Thank you, Mr. Chair,
Norway has aligned itself with the statement delivered on behalf of the European Union. In my national capacity, though, I would like to make a few remarks.
Since 24 February last year, more than 400 children have been killed in Ukraine. Many more have been wounded. The reports of children internally or externally displaced amounts to several hundred thousand. Furthermore, Ukrainian children in a variety of categories, including orphans, children of prisoners of war, and others, have been forcibly relocated by Russian authorities since the beginning of the full-scale invasion. The true figures are unknown, but according to the Ukrainian Prosecutor’s Office at least sixteen thousand children are reported as forcibly transferred to Russia or occupied territories.
The war severely reduces the ability of families and communities to protect their children at a time when they need it the most. Ukrainian children now experience reduced educational possibilities and access to health care. They are subjected to a heightened risk of trafficking, loss of family and loved ones, and trauma. Children have greater physical and psychological vulnerability and suffer disproportionately the consequences of modern warfare. With every attack on homes, schools, hospitals, food and water systems, roads and other civilian objects, children’s prospects for the future diminish.
The Convention on the Rights of the Child, the Optional Protocol on the involvement of children in armed conflict and other human rights law, International Humanitarian Law, and Refugee Law should all protect children affected by armed conflict. The international obligations are in place. We welcome all efforts made at ensuring protection for those who are consistently most vulnerable to harm during conflict, including children. At the same time, we condemn Russia’s neglect of almost all the international laws, rules and commitments it has signed up to.
On 16 March, the UN-backed Independent International Commission of Inquiry on Ukraine released a report stating that Russian authorities have committed a wide range of violations of international human rights law and international humanitarian law since the start of the invasion of Ukraine, including the unlawful deportation of children.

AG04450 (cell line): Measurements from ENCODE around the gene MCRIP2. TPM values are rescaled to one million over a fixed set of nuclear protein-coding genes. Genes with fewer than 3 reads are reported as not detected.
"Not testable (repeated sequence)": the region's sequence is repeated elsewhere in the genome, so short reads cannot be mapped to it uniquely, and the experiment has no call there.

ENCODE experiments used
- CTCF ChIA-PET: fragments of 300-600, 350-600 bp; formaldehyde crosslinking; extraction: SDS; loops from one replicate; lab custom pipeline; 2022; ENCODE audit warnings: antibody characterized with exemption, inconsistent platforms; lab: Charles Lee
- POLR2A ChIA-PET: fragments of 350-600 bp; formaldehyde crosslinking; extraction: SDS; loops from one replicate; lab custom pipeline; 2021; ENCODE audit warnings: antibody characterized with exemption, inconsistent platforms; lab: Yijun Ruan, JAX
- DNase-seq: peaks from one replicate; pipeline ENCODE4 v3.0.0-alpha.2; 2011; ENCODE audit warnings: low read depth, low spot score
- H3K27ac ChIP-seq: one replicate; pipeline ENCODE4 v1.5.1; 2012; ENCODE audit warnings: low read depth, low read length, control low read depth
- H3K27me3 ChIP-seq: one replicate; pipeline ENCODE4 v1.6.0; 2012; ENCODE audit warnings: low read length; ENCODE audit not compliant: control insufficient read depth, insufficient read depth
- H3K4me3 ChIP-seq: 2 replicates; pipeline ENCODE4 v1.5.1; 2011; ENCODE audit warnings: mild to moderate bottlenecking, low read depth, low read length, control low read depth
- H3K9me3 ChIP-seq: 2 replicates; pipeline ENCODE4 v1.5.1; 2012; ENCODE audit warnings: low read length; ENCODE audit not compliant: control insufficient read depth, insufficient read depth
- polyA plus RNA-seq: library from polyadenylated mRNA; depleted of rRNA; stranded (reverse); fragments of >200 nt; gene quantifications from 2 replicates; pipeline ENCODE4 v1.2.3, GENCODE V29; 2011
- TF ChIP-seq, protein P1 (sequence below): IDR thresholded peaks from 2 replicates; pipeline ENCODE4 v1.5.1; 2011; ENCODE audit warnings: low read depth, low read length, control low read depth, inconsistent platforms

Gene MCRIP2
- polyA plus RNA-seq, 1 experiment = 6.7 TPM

On 17 March, the Pre-Trial Chamber II of the International Criminal Court issued warrants of arrest for two Russian individuals in the context of the war in Ukraine. The Chamber considers that there are reasonable grounds to believe that each of the two suspects, Mr. Vladimir Vladimirovich Putin, and Ms. Maria Lvova-Belova, bears responsibility for the war crime of unlawful deportation, and that of unlawful transfer of population from occupied areas of Ukraine to the Russian Federation, in prejudice of Ukrainian children. This is indeed a landmark decision made by the ICC.
Tomorrow, we mark one year since the liberation of Bucha. The liberation of the town disclosed what may amount to war crimes and crimes against humanity committed by the Russian military. In this regard, we welcome the Bucha Summit on Russia’s accountability for crimes in Ukraine, which will take place tomorrow. We believe the Summit will be important in order to showcase the importance of accountability for planning and carrying out war crimes.
We also believe it is important because ensuring accountability is an important contribution to restore justice and prevent future incidents around the world similar to what happened in Bucha.